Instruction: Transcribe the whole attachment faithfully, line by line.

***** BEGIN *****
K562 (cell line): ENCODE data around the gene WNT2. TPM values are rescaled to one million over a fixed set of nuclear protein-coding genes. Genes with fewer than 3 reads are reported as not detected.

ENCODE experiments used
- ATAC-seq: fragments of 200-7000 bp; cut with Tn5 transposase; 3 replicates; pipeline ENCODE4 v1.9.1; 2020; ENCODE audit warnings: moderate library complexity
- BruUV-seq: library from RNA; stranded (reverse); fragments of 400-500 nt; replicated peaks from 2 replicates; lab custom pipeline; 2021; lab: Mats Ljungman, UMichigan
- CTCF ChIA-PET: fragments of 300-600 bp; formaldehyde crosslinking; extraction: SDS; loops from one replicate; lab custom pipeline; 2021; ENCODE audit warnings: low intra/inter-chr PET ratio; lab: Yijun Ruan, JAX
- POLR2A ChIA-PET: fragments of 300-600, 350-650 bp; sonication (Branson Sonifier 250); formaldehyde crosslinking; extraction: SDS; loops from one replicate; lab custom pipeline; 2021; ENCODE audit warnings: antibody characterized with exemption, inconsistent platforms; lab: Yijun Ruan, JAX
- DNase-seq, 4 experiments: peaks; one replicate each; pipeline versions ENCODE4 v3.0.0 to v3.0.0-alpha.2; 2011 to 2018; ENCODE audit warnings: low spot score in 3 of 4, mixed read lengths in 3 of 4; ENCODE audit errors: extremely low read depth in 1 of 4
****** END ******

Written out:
K562 (cell line): ENCODE data around the gene WNT2. TPM values are rescaled to one million over a fixed set of nuclear protein-coding genes. Genes with fewer than 3 reads are reported as not detected.

ENCODE experiments used
- ATAC-seq: fragments of 200-7000 bp; cut with Tn5 transposase; 3 replicates; pipeline ENCODE4 v1.9.1; 2020; ENCODE audit warnings: moderate library complexity
- BruUV-seq: library from RNA; stranded (reverse); fragments of 400-500 nt; replicated peaks from 2 replicates; lab custom pipeline; 2021; lab: Mats Ljungman, UMichigan
- CTCF ChIA-PET: fragments of 300-600 bp; formaldehyde crosslinking; extraction: SDS; loops from one replicate; lab custom pipeline; 2021; ENCODE audit warnings: low intra/inter-chr PET ratio; lab: Yijun Ruan, JAX
- POLR2A ChIA-PET: fragments of 300-600, 350-650 bp; sonication (Branson Sonifier 250); formaldehyde crosslinking; extraction: SDS; loops from one replicate; lab custom pipeline; 2021; ENCODE audit warnings: antibody characterized with exemption, inconsistent platforms; lab: Yijun Ruan, JAX
- DNase-seq, 4 experiments: peaks; one replicate each; pipeline versions ENCODE4 v3.0.0 to v3.0.0-alpha.2; 2011 to 2018; ENCODE audit warnings: low spot score in 3 of 4, mixed read lengths in 3 of 4; ENCODE audit errors: extremely low read depth in 1 of 4